18 Dec 2010

Victim advocates see spike in calls from people in fundamentalist Mormon communities reporting crimes and seeking services

KSTU Fox 13 News - Utah August 5, 2010

More people seeking help from polygamist support group

by Ben Winslow

ST. GEORGE, Utah -- Efforts to reach out to people in Utah and Arizona's polygamous communities are showing more success. A coalition of people from all sides of the issue say they're breaking down barriers and getting help to those who really need it.

Members of the Safety Net Committee met here on Thursday. The recent troubles in the border towns of Hildale, Utah, and Colorado City, Ariz., and the Utah Supreme Court's decision to overturn Fundamentalist LDS Church leader Warren Jeffs' criminal convictions were top of mind, but meeting attendees said they did not wish to bring it up. They wanted to keep the peace.

"Probably the reason why I didn't bring it up is because there were FLDS people present here that we don't want to alienate here and cause problems here," said Ross Chatwin, an ex-FLDS member.

The Safety Net is a committee of social workers, government agencies and polygamists trying to build bridges between worlds that historically haven't trusted each other. It was created years ago when the attorneys general of Utah and Arizona met to discuss "the polygamy problem." Plural wives stormed the meeting, demanding that their voices be heard.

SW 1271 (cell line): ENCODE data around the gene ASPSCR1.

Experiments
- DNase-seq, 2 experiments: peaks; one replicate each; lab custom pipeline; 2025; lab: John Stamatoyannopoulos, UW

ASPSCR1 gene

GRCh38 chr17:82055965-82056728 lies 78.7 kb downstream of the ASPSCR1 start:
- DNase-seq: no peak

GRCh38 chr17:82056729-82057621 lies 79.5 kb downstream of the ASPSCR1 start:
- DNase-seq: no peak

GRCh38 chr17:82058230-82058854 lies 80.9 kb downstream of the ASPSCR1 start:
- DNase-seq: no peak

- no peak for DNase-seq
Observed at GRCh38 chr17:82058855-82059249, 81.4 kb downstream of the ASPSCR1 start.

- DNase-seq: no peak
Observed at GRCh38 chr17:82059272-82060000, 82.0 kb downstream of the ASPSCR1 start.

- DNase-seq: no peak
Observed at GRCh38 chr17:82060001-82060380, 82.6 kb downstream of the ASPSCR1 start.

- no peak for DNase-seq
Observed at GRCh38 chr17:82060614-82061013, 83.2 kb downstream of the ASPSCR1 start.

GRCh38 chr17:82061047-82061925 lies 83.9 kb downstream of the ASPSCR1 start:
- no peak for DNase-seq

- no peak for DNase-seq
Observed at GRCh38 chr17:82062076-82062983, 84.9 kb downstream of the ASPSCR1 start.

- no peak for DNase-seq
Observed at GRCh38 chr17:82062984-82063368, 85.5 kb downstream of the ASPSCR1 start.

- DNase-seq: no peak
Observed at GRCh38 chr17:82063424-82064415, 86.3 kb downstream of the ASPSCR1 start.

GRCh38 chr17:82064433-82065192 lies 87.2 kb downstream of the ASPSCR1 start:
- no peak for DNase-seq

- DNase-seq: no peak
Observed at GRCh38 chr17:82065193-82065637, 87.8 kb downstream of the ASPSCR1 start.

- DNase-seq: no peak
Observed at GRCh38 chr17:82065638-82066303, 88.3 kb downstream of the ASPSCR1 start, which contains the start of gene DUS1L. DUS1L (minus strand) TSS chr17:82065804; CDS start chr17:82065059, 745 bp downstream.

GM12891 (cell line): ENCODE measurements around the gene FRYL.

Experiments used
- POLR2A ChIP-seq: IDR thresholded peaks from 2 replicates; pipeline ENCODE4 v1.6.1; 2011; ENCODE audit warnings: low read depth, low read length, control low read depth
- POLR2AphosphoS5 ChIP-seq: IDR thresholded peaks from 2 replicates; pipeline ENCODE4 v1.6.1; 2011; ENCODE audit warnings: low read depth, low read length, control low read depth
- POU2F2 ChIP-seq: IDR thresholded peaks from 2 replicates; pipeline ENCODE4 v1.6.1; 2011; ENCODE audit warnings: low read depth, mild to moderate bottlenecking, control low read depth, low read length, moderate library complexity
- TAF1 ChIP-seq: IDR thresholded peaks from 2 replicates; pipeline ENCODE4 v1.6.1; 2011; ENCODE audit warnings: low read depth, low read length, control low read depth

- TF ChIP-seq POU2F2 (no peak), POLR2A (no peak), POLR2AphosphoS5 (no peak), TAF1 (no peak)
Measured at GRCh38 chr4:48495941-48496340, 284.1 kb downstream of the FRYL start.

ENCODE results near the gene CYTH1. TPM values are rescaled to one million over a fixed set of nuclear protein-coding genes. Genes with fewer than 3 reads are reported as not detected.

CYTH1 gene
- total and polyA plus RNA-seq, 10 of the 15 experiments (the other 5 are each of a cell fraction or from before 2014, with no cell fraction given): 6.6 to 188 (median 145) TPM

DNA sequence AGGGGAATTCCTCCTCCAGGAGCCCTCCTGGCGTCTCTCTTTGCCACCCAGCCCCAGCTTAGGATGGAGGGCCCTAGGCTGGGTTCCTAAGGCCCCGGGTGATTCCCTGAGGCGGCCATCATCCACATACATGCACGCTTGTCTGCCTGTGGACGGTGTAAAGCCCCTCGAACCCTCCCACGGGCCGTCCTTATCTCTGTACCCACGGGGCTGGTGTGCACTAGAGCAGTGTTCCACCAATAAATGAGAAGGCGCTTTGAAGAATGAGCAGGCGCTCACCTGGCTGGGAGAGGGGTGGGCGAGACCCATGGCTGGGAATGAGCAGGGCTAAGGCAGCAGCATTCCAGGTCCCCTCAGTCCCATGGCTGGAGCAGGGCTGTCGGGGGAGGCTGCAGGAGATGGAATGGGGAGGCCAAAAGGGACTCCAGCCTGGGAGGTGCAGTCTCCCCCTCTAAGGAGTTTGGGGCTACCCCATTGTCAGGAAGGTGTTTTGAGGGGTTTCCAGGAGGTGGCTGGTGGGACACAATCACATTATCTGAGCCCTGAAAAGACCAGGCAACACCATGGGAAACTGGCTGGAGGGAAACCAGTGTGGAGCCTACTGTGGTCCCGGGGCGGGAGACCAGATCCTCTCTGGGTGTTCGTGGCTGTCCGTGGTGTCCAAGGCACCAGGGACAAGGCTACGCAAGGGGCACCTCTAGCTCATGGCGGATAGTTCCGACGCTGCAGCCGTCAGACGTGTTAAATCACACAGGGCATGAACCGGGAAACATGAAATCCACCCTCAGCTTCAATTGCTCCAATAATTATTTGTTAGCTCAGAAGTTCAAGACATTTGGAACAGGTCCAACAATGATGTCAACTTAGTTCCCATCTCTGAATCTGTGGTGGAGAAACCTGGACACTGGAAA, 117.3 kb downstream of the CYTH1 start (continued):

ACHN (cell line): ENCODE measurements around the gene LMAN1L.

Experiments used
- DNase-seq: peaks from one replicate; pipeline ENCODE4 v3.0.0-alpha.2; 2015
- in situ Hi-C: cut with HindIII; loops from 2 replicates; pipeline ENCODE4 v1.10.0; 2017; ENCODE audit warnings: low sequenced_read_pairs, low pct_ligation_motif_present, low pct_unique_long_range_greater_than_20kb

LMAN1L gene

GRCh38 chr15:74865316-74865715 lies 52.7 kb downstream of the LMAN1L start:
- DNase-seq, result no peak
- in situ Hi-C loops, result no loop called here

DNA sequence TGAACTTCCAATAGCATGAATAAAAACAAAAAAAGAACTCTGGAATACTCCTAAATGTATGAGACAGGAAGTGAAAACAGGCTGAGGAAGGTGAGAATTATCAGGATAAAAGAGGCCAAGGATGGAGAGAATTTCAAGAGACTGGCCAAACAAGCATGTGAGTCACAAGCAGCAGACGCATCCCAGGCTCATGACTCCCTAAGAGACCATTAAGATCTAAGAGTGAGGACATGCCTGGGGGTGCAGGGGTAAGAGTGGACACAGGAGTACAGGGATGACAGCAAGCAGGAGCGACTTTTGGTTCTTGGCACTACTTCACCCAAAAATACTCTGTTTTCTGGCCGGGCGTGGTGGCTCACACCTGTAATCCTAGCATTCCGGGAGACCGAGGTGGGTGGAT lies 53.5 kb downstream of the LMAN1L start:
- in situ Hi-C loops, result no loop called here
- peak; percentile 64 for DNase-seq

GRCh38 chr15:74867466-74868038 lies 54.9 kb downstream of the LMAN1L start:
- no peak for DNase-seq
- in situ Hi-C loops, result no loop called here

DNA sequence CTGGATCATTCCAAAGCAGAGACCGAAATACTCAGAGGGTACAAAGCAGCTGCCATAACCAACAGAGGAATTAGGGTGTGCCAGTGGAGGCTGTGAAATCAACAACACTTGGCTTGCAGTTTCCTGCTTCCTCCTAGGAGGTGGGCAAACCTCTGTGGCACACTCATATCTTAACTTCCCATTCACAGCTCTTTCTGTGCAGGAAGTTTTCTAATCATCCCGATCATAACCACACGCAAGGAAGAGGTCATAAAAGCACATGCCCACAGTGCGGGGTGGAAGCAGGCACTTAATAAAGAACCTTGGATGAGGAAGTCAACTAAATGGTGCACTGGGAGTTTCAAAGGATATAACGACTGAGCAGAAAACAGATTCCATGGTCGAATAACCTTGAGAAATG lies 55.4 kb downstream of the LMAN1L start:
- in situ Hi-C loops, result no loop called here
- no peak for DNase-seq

"It has evolved," said Marlyne Hammon, a member of the Centennial Park community, near Colorado City. "We can sit here and say things today that we could not in the first Safety Net meeting."

Polygamy is illegal, but because of religious freedom issues and prosecution resources, Utah's Attorney General has said he will only prosecute crimes within polygamy (like abuse and fraud) and not polygamy itself. The state-funded committee was created to help abuse victims, who were often reluctant to seek help.

Pro-polygamy activists believe the state would have more help in combating crimes, if they would decriminalize polygamy.

"That's what people think polygamy is, is forcing young children into marriage," said Hammon. "To me, it's an adult choice, and I should have that choice as well as anybody else."

Victim advocates said Thursday they are seeing a spike in calls from people in fundamentalist Mormon communities reporting crimes and seeking services.

"We have helped those that wanted to leave the culture or had a bad experience," said Pat Merkley, the Safety Net Coordinator. "But the families and marriages have not come forward, like they have this past quarter."

Some who call just want to work out their marriage problems like any monogamous couple and are not seeking to leave their plural families or their communities. That's why the Safety Net is offering support groups and marriage counseling for husbands and wives -- and wives. Unique issues include sister-wives getting along, communicating and dealing with new people who come into the family.

"It's working pretty well," Merkley said. "There's some heated sessions with the family dynamics being numerous wives. But if they're willing, we're willing."

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